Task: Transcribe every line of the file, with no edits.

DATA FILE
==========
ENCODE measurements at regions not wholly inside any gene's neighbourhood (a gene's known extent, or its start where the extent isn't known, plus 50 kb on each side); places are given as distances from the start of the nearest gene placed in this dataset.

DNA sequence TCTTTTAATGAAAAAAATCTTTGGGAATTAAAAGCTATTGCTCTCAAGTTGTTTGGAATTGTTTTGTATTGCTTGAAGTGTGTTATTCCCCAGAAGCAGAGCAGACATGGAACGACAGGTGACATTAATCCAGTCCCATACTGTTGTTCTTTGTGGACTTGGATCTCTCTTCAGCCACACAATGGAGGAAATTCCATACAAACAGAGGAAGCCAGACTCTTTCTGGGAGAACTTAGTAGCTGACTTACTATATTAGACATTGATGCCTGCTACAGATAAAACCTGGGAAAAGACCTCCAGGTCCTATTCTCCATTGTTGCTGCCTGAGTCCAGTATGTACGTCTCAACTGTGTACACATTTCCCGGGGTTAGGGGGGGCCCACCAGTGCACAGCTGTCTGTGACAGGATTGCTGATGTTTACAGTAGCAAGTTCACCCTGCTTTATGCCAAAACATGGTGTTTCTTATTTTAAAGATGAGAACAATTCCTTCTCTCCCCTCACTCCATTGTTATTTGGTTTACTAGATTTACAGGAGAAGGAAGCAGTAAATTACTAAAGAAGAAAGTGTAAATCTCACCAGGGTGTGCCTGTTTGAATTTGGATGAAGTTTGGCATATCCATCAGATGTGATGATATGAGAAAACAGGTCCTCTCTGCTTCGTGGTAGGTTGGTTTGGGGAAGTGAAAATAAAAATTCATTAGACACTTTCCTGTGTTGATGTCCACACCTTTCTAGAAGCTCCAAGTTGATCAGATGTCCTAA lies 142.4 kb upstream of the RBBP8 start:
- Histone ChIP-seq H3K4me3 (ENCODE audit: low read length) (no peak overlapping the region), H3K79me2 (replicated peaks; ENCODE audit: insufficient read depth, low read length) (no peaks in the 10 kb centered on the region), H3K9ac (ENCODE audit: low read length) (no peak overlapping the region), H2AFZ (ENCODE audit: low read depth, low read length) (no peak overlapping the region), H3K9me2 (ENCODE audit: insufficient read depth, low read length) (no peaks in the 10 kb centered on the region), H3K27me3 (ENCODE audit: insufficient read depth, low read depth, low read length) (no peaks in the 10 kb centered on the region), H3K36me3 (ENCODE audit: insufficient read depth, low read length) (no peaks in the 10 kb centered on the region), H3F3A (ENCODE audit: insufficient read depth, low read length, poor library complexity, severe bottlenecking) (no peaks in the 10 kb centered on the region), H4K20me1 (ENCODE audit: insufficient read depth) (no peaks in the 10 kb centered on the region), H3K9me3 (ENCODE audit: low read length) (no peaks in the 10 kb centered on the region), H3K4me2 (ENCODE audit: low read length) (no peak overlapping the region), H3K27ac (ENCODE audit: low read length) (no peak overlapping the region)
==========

ENCODE measurements at regions not wholly inside any gene's neighbourhood (a gene's known extent, or its start where the extent isn't known, plus 50 kb on each side); places are given as distances from the start of the nearest gene placed in this dataset.

DNA sequence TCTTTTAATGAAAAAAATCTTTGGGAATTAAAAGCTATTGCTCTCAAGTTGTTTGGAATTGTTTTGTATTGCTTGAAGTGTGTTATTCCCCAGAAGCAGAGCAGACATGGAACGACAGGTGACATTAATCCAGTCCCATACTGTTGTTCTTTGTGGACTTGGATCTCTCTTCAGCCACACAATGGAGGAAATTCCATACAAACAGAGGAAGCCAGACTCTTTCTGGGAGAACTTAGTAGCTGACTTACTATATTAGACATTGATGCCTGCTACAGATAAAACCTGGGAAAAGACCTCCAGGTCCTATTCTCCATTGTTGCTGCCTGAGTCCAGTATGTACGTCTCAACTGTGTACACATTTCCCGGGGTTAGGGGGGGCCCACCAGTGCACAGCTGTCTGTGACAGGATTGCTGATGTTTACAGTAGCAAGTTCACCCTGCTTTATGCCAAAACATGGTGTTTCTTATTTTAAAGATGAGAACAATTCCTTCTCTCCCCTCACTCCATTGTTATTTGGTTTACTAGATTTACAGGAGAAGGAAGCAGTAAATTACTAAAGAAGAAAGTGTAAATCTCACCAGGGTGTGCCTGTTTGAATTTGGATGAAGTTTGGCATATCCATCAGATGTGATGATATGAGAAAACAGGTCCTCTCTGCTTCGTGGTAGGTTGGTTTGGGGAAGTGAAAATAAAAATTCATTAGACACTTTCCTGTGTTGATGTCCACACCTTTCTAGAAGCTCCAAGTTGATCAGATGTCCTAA lies 142.4 kb upstream of the RBBP8 start:
- Histone ChIP-seq H3K4me3 (ENCODE audit: low read length) (no peak overlapping the region), H3K79me2 (replicated peaks; ENCODE audit: insufficient read depth, low read length) (no peaks in the 10 kb centered on the region), H3K9ac (ENCODE audit: low read length) (no peak overlapping the region), H2AFZ (ENCODE audit: low read depth, low read length) (no peak overlapping the region), H3K9me2 (ENCODE audit: insufficient read depth, low read length) (no peaks in the 10 kb centered on the region), H3K27me3 (ENCODE audit: insufficient read depth, low read depth, low read length) (no peaks in the 10 kb centered on the region), H3K36me3 (ENCODE audit: insufficient read depth, low read length) (no peaks in the 10 kb centered on the region), H3F3A (ENCODE audit: insufficient read depth, low read length, poor library complexity, severe bottlenecking) (no peaks in the 10 kb centered on the region), H4K20me1 (ENCODE audit: insufficient read depth) (no peaks in the 10 kb centered on the region), H3K9me3 (ENCODE audit: low read length) (no peaks in the 10 kb centered on the region), H3K4me2 (ENCODE audit: low read length) (no peak overlapping the region), H3K27ac (ENCODE audit: low read length) (no peak overlapping the region)